Photo by Christian Dubovan on Unsplash (Modified)

How I determine my value as an IT professional

Some idle thinking on salary and the related topics.

I have been a software developer for approximately 5–6 years now, working almost exclusively in the e-commerce vertical and mostly for consulting companies. During that time, I have moved from three different companies, each of which have left their own largely positive impression. IT is an interesting industry; it’s incredibly fluid, world-wide in scope and seems to regularly reassess its own fundamental assumptions. It stands to reason then that our careers are similarly chaotic, shifting between one opportunity to another as we see the shifting rhythms of the industry to best capitalise on our skillset.

The importance of money

It’s perhaps worth first considering the nature of the thing that we’re given for (usually) our time. From Wikipedia, the definition of money is:


Broadly, money (especially salary) is a mechanism to express the value of a person. Having money buys access to a socioeconomic class of others who have similar amounts of money, each of whom wield their own pools of influence. The greater the level of money, the greater the access to these high power individuals.


As mentioned and by way of an increase of social power, wealth buys us choice. Perhaps this best understood by examining the inverse; the scenario in which some of us are restrained to positions of little choice, and are thus unable to increase their relative wealth — the “poverty trap”. Broadly, there is a segment of our society who are unable to make the sort of investments that lead them to contribute more value to society at large — education, transport or even food and safety.


The nature of our economic complexity is such that we are often unable to see the yield of our work directly. At the time of writing, I see that these posts have been read by around ~900 people in the last 30 days. But I have no notion as to whether they’ve helped improve lives or yielded any societal value.

Determining our value to a business

Unfortunately, not all businesses are equal, neither are our development contributions to them. Even if we work for ourselves, our value lies in the value that we’re able to provide to others rather than the technical excellence of our solutions, our ability to understand the clients requirements or whether we’re nice people. It gets a little messier when discussing concrete value versus perceived value, but that’s a topic for another day.

Measuring it

If you’re lucky enough to be a part of a company that makes its financials transparent, then it’s a fairly straight forward journey between determining our contributions to the business as compared to our salaries. In my case, my salary is derived from the aggregate of our consulting services, in turn billed by units of time. I try to maximise my value by first ensuring that our project partners and project team is happy. It then folds out into ensuring that the project teams more generally are happy, and then to the business proper.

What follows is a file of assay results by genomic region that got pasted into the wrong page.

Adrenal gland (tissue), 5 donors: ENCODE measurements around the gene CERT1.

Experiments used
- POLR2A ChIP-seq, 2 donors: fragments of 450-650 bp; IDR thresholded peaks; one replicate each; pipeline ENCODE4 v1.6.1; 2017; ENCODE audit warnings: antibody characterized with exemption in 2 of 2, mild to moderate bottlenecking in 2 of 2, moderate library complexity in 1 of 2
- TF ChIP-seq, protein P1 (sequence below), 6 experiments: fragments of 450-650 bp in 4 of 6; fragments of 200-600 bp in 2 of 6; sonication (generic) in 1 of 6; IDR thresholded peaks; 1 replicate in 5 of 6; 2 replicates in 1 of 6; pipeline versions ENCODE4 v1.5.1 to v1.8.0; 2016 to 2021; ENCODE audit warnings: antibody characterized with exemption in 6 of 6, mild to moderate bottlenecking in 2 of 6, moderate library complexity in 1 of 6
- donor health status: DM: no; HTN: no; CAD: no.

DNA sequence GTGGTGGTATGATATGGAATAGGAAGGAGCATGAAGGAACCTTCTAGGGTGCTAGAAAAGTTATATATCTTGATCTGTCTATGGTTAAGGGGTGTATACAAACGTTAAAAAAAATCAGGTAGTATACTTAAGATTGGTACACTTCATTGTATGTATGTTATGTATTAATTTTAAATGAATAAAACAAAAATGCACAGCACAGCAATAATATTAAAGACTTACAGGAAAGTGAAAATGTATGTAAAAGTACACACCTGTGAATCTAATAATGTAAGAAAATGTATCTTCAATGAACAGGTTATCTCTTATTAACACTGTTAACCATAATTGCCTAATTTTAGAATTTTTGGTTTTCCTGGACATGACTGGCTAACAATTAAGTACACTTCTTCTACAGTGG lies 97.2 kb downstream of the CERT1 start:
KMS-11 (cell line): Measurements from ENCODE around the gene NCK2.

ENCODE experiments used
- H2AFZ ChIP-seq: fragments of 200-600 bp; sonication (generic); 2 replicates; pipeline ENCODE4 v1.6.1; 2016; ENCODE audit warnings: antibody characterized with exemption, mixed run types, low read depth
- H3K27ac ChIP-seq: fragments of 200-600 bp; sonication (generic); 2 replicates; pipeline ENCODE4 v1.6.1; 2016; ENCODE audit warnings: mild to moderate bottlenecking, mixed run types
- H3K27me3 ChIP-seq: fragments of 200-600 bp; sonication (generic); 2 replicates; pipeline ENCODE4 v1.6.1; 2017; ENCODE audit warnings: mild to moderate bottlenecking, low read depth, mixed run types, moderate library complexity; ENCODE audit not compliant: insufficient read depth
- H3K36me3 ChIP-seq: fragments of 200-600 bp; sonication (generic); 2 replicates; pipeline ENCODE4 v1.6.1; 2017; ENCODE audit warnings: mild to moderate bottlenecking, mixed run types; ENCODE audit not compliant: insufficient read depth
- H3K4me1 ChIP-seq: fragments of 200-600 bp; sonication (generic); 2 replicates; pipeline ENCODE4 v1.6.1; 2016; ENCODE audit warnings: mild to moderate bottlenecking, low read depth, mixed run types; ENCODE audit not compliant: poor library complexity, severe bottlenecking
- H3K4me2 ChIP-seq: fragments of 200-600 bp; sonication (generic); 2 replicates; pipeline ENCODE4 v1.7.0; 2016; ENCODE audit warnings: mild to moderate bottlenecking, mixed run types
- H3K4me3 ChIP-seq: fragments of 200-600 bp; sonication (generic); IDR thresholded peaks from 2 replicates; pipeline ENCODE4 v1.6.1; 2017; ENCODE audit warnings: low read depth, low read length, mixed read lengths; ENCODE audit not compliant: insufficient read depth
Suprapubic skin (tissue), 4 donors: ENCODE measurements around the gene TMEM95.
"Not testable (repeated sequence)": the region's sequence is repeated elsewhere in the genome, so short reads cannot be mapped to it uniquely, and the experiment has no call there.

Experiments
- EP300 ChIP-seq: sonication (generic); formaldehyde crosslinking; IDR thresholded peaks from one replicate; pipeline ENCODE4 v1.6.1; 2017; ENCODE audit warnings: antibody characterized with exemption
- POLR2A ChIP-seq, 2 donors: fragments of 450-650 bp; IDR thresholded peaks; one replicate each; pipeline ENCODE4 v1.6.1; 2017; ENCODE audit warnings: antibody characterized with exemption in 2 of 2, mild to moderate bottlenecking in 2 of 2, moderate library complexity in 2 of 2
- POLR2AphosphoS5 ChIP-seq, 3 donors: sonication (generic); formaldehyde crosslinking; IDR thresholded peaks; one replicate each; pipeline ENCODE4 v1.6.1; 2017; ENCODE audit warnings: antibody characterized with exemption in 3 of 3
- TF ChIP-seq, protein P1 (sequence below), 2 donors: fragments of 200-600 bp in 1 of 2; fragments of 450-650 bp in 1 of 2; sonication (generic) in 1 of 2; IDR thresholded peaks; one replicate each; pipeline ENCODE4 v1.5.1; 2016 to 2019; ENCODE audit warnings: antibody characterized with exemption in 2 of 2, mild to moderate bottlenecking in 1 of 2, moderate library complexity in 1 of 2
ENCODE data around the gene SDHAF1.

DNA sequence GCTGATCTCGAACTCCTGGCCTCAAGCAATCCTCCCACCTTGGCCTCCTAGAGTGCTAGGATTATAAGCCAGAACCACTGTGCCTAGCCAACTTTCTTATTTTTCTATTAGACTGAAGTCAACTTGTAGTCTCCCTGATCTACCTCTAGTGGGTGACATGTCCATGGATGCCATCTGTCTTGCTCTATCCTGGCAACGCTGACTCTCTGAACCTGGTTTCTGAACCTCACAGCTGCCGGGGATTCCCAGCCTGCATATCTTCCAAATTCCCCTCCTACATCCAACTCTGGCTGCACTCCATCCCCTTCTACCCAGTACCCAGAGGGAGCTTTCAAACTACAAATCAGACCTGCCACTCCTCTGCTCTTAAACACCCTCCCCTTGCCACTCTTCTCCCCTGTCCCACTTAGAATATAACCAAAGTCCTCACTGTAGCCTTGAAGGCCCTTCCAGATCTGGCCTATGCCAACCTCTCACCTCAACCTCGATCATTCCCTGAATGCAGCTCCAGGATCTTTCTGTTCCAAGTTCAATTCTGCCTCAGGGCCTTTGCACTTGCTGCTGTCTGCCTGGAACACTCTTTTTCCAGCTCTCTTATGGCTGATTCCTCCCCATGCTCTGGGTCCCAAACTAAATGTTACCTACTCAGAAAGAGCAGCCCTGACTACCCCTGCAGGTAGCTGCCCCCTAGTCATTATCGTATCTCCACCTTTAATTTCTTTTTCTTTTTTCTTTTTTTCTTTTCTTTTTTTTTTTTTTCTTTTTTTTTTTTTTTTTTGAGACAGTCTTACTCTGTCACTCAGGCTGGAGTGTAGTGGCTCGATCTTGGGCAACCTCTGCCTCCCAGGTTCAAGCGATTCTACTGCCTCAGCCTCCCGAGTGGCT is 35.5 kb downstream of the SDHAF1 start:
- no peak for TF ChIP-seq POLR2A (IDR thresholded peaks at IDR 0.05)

Measuring proxy values

There are now an abundance of services that provide some comparative data across industry between companies. Such services generally ask several questions like:

  • What are your qualifications with ${X}
  • How old are you
  • What industry are you in
  • What type of organisation do you work with
A generated report from for “software developers” in Frankfurt am Main
A generated report from for “Site Reliability Engineer (SRE)” in Frankfurt am Main


Ultimately, all calculations of salary are hypothetical unless they’re against the open market. While reading salary calculations and other related literature, it’s easy to see only the best of ourselves and determine that we’re being underpaid, and we’re rockstars in our respective fields.

  • Requires us to prepare a portfolio of our knowledge suitable for others consumption. This helps our own orgs as well in their learning.
  • Forces us to prepare systems such that they do not depend on us, and deliberately spread knowledge and skills around.
  • Requires us to to investigate the skills required by other companies, especially those who pay larger salaries. In many cases those skills are extremely useful regardless of the efficacy of the application.

Putting a price on a ourselves

As far as I know, there is a limited objective set of prices to evaluate a given person's value; it’s an inherently tricky task. However, the above guides and things should provide some clarity as to the expected salary return.

The team

Broadly, the team of people I work with are among the best engineers I have ever worked with. They’re smart, talented, empathetic and driven to improve the quality of the project and increase our customers return on their investment in us.

Business benefits

In our cae, Sitewards is fairly generous with business benefits, and definitely has a super relaxed culture. Sitewards pays for things like:

  • Qualifications
  • Courses in German
  • Office space and other utilities to make our work places better

Negotiating position

Perhaps the most frustrating part about salary negotiation is that it systematically rewards those who are able to risk more in opening these discussions, requesting higher salaries or even moving companies and locations with a view to increase their personal worth.

In Conclusion

Determining our value as IT professionals is a difficult topic. It is perhaps not natural as humans to attempt to express ourselves in terms of a numeric salary digit. In the culture in which I was raised we are deliberately effacive, eschewing self importance for the improvement of family, friends and community.